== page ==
NOVEMBER 30, 1950
NEW YORK, Wednesday—The news from Korea the last few days is certainly disquieting, but General MacArthur's statement that the U.N. forces are fighting an entirely new war, while true, seems to me a little confusing. We have always known that the Chinese Communists lay at the other side of the North Korean border and might attack, so our strategy must have taken the possibility of this continuation of war in Korea into account.
It is no new war. It is a new phase of the war that the U.N. forces have been engaged in. The only new thing about it is the fact that the Chinese Communists are now openly engaged in it while before the comparatively few ones claimed they were fighting as volunteers with the North Koreans. We were told they were not there as organized Chinese forces.
The objective of the United Nations is to establish a unified Korea and leave the people as soon as possible to govern themselves. There is much talk that the last election in Korea was not what we would call in our country a completely democratic election and, therefore, the present government is not a democratic government. There is no way we can judge.
The United Nations supervised the election and said it was a free election. But it may well be that if the people hold another election their government may be changed. The only concern of the U.N. is that the election should be free and that the government should represent the people sufficiently well so that there would be no question as to the people having freely made their choice.
It is hard for us who live in a democratic country to realize that these processes are not familiar ones to all peoples all over the world. It is also hard for us to realize that peoples who never had democracy may not be able to function immediately under a democratic form of government. But it is obvious that what the U.N. wants is to make it possible for the Korean people to be left free in their own country to develop as they wish.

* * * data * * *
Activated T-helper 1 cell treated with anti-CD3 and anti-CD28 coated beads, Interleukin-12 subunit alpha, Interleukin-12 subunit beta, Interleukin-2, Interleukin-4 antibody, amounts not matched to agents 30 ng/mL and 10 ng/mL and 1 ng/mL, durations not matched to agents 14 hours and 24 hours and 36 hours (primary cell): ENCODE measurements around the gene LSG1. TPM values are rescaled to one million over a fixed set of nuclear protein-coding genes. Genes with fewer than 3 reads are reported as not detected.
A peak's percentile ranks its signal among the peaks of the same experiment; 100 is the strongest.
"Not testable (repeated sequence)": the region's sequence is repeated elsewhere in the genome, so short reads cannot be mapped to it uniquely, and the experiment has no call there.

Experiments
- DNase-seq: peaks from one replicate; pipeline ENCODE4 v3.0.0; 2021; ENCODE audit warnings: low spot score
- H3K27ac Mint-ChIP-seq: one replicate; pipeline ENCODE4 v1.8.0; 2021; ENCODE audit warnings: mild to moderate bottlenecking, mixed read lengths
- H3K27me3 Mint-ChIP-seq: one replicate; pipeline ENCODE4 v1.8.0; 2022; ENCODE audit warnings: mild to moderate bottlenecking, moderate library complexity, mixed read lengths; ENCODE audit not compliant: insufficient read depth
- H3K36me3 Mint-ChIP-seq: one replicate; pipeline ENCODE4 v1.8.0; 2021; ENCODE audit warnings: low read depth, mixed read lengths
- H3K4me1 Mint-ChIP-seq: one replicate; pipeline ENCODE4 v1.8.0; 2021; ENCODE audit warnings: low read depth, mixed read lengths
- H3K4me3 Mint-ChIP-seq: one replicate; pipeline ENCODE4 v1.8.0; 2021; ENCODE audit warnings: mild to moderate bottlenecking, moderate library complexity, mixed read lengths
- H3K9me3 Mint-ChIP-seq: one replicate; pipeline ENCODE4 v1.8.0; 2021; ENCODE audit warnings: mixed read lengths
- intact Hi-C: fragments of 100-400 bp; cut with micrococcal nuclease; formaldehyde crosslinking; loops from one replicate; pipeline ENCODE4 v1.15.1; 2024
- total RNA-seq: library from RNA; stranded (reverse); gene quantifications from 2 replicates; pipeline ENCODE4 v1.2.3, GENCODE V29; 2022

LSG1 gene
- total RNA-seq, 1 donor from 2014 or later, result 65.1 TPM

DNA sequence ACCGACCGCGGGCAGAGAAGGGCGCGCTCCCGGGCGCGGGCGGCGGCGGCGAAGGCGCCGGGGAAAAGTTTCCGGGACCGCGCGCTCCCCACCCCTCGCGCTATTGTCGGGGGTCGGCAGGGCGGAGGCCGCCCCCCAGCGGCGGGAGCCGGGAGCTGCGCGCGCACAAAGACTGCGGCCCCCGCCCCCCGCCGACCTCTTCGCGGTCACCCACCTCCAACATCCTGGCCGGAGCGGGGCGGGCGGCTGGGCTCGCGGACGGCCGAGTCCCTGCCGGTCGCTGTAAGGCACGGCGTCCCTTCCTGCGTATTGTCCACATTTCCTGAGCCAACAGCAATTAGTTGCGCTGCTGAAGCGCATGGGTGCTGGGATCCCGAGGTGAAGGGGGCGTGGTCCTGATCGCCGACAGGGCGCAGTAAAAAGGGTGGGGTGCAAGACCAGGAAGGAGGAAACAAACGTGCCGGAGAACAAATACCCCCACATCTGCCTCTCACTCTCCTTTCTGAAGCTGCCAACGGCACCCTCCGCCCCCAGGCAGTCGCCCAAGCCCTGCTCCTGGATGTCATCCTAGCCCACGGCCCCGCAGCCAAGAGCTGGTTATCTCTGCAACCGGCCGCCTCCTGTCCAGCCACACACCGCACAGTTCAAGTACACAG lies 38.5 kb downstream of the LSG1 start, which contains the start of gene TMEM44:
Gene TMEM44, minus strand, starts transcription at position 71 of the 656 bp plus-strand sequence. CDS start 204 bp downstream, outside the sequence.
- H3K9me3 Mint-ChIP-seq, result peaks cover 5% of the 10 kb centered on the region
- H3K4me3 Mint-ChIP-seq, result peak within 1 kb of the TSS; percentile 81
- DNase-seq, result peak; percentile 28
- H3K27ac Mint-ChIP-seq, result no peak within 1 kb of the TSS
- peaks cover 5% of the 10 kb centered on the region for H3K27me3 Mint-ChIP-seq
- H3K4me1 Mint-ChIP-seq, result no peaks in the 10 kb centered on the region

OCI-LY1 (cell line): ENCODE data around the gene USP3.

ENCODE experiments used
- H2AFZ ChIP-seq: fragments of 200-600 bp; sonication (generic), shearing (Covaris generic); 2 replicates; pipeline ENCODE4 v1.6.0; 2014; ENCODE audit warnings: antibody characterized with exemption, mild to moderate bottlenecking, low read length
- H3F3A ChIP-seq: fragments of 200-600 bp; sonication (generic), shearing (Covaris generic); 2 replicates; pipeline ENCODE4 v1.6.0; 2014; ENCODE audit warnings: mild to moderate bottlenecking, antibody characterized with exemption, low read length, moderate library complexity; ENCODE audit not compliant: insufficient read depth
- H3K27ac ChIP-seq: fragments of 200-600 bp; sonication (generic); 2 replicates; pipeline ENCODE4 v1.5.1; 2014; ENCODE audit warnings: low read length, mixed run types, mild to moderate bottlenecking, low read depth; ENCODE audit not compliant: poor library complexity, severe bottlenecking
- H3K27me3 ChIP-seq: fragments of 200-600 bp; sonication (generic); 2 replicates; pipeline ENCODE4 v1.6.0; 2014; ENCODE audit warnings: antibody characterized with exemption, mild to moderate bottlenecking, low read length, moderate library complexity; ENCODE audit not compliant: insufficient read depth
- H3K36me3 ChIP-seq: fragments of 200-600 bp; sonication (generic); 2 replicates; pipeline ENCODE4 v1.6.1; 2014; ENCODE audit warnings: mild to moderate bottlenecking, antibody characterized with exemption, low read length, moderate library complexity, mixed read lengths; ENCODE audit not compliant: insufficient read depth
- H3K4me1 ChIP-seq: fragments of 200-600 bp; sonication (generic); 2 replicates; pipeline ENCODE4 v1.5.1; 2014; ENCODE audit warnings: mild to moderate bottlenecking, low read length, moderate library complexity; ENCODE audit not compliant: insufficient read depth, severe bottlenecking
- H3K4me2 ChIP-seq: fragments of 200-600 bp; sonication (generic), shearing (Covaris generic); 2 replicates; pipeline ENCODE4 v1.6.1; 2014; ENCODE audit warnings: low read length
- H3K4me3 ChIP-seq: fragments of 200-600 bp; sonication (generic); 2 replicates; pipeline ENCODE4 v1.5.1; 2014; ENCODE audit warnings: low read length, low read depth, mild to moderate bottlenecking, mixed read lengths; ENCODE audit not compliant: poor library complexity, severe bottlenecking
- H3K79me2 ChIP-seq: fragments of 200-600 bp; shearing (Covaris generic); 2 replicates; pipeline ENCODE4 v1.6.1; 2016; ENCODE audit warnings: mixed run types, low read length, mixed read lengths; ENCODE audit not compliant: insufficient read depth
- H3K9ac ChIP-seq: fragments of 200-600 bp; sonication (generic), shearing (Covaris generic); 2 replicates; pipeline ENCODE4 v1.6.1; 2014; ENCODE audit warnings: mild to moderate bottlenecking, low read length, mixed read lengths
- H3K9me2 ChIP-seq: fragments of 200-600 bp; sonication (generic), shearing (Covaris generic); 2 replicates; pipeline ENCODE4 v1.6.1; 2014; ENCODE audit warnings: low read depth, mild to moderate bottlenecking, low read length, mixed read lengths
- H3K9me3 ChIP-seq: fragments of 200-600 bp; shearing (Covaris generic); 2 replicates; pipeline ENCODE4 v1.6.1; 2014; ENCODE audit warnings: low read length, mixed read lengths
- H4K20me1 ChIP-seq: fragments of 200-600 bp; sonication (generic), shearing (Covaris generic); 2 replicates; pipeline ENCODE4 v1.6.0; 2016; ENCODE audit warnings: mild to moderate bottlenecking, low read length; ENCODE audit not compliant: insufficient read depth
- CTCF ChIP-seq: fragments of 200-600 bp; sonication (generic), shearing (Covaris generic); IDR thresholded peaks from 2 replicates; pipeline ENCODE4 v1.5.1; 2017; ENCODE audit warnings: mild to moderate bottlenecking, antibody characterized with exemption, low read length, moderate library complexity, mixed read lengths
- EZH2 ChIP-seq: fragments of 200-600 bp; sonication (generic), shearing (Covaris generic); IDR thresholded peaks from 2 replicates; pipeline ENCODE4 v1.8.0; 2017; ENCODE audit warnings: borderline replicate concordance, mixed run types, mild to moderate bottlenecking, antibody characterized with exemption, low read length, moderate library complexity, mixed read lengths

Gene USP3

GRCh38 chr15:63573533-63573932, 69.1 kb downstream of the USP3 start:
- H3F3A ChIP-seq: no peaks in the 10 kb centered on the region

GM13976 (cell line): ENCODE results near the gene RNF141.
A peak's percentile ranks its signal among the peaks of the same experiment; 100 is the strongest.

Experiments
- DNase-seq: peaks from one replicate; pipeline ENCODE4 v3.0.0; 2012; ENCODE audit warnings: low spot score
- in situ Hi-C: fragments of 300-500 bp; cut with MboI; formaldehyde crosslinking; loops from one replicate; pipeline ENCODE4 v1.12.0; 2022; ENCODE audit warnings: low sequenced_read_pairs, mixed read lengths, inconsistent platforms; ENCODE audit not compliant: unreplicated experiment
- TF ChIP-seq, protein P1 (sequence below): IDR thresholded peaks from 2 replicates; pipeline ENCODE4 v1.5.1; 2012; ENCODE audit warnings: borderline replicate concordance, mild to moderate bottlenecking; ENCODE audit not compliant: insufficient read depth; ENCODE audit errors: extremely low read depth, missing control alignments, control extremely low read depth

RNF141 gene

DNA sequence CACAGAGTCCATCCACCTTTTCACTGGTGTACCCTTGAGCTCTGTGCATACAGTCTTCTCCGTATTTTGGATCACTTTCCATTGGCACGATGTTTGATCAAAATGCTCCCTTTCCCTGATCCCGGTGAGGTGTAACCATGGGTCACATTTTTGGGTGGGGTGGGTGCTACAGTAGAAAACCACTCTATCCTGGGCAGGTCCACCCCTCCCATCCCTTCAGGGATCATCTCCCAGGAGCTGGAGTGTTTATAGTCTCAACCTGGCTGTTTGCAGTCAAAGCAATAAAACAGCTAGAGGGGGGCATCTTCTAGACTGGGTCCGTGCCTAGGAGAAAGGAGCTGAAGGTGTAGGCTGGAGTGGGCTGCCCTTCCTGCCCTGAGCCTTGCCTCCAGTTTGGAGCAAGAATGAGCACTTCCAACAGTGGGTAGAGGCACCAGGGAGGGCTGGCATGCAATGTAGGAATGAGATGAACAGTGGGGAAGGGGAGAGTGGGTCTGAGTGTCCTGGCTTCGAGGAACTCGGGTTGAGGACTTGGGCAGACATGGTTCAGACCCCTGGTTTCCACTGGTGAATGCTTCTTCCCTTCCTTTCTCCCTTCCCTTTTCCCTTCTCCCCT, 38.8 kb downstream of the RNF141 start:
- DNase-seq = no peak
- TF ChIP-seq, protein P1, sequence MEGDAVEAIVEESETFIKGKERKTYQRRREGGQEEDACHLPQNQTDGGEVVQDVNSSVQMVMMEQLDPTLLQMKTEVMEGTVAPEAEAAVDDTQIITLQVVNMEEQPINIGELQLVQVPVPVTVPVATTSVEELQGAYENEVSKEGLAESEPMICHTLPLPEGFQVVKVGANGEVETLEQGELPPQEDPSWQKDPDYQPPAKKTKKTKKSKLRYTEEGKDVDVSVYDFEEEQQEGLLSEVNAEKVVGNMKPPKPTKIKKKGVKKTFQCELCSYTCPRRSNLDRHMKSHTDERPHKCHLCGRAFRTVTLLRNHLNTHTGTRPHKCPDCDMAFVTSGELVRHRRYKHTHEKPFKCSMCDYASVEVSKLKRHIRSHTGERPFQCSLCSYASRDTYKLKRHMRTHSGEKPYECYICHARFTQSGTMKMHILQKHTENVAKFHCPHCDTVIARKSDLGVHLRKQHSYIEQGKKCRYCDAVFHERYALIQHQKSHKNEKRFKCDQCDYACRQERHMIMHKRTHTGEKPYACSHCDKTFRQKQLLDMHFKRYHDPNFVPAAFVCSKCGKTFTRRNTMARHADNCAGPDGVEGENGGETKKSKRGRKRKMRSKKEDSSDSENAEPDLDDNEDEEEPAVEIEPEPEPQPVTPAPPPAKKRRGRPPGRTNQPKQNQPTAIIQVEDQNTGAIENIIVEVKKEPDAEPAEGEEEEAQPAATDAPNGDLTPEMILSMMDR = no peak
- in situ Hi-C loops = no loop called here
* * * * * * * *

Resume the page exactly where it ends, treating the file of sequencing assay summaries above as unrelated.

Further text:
The U.N. has no selfish interest that would lead it to want to conquer and hold territory in Korea, China, or any other Asiatic area. As I look at the present military situation I have a feeling that we need to think through what type of forces will best help the U.N. to keep peace in the world as a whole.
From the point of view of the United States, we are no more interested than the U.N. in conquest or in holding any part of the world anywhere. But we are interested in preserving the peace of the world. I wonder if that might not be done best by developing our air strength to the limit of our possibilities. Our ingenuity, our mass production and our inventive power could all be used to make this a real weapon for the preservation of peace in the world.
To turn to something lighter, our citizens here in New York City will get a great deal of pleasure, I think, if they attend the performance of the New York City Ballet at the City Center. It opened Tuesday night after appearances in England at the Royal Opera House and Covent Garden. There the ballet had great success. George Balanchine, the director, has been wonderfully successful and I think he has a group of which we all can be proud.